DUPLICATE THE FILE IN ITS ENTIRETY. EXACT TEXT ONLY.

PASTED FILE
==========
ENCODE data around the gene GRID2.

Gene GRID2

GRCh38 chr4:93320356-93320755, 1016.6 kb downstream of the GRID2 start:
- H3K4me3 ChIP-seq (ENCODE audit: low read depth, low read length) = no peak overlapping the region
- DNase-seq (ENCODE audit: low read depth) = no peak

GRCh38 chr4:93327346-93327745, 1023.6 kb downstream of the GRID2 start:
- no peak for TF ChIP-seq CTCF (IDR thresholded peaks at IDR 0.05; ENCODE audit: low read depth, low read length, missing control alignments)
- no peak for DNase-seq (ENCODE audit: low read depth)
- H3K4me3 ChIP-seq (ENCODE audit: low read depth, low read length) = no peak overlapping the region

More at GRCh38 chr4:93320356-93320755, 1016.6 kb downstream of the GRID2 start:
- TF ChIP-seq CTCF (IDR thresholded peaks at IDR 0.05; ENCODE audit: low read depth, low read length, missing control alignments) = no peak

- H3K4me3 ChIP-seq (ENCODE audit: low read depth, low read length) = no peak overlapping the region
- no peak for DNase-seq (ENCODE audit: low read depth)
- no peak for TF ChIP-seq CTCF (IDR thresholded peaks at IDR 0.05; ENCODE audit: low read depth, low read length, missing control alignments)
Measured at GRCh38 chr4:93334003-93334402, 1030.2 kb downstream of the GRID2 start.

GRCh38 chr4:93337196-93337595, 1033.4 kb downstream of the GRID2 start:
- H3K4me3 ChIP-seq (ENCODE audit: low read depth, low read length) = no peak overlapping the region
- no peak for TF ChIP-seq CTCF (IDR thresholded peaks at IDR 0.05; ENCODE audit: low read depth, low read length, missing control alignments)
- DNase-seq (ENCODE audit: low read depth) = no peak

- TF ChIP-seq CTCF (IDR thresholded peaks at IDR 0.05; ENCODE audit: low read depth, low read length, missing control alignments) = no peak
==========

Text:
ENCODE data around the gene GRID2.

Gene GRID2

GRCh38 chr4:93320356-93320755, 1016.6 kb downstream of the GRID2 start:
- H3K4me3 ChIP-seq (ENCODE audit: low read depth, low read length) = no peak overlapping the region
- DNase-seq (ENCODE audit: low read depth) = no peak

GRCh38 chr4:93327346-93327745, 1023.6 kb downstream of the GRID2 start:
- no peak for TF ChIP-seq CTCF (IDR thresholded peaks at IDR 0.05; ENCODE audit: low read depth, low read length, missing control alignments)
- no peak for DNase-seq (ENCODE audit: low read depth)
- H3K4me3 ChIP-seq (ENCODE audit: low read depth, low read length) = no peak overlapping the region

More at GRCh38 chr4:93320356-93320755, 1016.6 kb downstream of the GRID2 start:
- TF ChIP-seq CTCF (IDR thresholded peaks at IDR 0.05; ENCODE audit: low read depth, low read length, missing control alignments) = no peak

- H3K4me3 ChIP-seq (ENCODE audit: low read depth, low read length) = no peak overlapping the region
- no peak for DNase-seq (ENCODE audit: low read depth)
- no peak for TF ChIP-seq CTCF (IDR thresholded peaks at IDR 0.05; ENCODE audit: low read depth, low read length, missing control alignments)
Measured at GRCh38 chr4:93334003-93334402, 1030.2 kb downstream of the GRID2 start.

GRCh38 chr4:93337196-93337595, 1033.4 kb downstream of the GRID2 start:
- H3K4me3 ChIP-seq (ENCODE audit: low read depth, low read length) = no peak overlapping the region
- no peak for TF ChIP-seq CTCF (IDR thresholded peaks at IDR 0.05; ENCODE audit: low read depth, low read length, missing control alignments)
- DNase-seq (ENCODE audit: low read depth) = no peak

- TF ChIP-seq CTCF (IDR thresholded peaks at IDR 0.05; ENCODE audit: low read depth, low read length, missing control alignments) = no peak